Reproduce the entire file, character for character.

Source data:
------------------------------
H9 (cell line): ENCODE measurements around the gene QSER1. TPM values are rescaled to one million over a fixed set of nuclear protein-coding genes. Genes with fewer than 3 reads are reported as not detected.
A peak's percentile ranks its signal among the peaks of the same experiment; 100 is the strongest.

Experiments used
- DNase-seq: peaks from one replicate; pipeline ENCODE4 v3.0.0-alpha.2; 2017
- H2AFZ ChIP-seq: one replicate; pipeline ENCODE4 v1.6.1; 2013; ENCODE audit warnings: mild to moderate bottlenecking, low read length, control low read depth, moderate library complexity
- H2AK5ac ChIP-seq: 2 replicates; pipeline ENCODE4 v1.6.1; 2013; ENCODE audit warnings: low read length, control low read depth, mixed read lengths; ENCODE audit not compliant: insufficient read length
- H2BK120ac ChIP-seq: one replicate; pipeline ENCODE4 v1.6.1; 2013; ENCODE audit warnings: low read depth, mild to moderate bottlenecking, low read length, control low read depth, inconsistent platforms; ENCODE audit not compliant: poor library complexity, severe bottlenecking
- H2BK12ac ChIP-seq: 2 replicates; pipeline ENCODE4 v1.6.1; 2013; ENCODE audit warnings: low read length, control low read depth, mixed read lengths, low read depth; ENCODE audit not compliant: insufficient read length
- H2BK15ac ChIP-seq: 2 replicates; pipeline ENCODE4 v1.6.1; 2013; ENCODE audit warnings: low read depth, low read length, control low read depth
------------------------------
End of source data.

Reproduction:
H9 (cell line): ENCODE measurements around the gene QSER1. TPM values are rescaled to one million over a fixed set of nuclear protein-coding genes. Genes with fewer than 3 reads are reported as not detected.
A peak's percentile ranks its signal among the peaks of the same experiment; 100 is the strongest.

Experiments used
- DNase-seq: peaks from one replicate; pipeline ENCODE4 v3.0.0-alpha.2; 2017
- H2AFZ ChIP-seq: one replicate; pipeline ENCODE4 v1.6.1; 2013; ENCODE audit warnings: mild to moderate bottlenecking, low read length, control low read depth, moderate library complexity
- H2AK5ac ChIP-seq: 2 replicates; pipeline ENCODE4 v1.6.1; 2013; ENCODE audit warnings: low read length, control low read depth, mixed read lengths; ENCODE audit not compliant: insufficient read length
- H2BK120ac ChIP-seq: one replicate; pipeline ENCODE4 v1.6.1; 2013; ENCODE audit warnings: low read depth, mild to moderate bottlenecking, low read length, control low read depth, inconsistent platforms; ENCODE audit not compliant: poor library complexity, severe bottlenecking
- H2BK12ac ChIP-seq: 2 replicates; pipeline ENCODE4 v1.6.1; 2013; ENCODE audit warnings: low read length, control low read depth, mixed read lengths, low read depth; ENCODE audit not compliant: insufficient read length
- H2BK15ac ChIP-seq: 2 replicates; pipeline ENCODE4 v1.6.1; 2013; ENCODE audit warnings: low read depth, low read length, control low read depth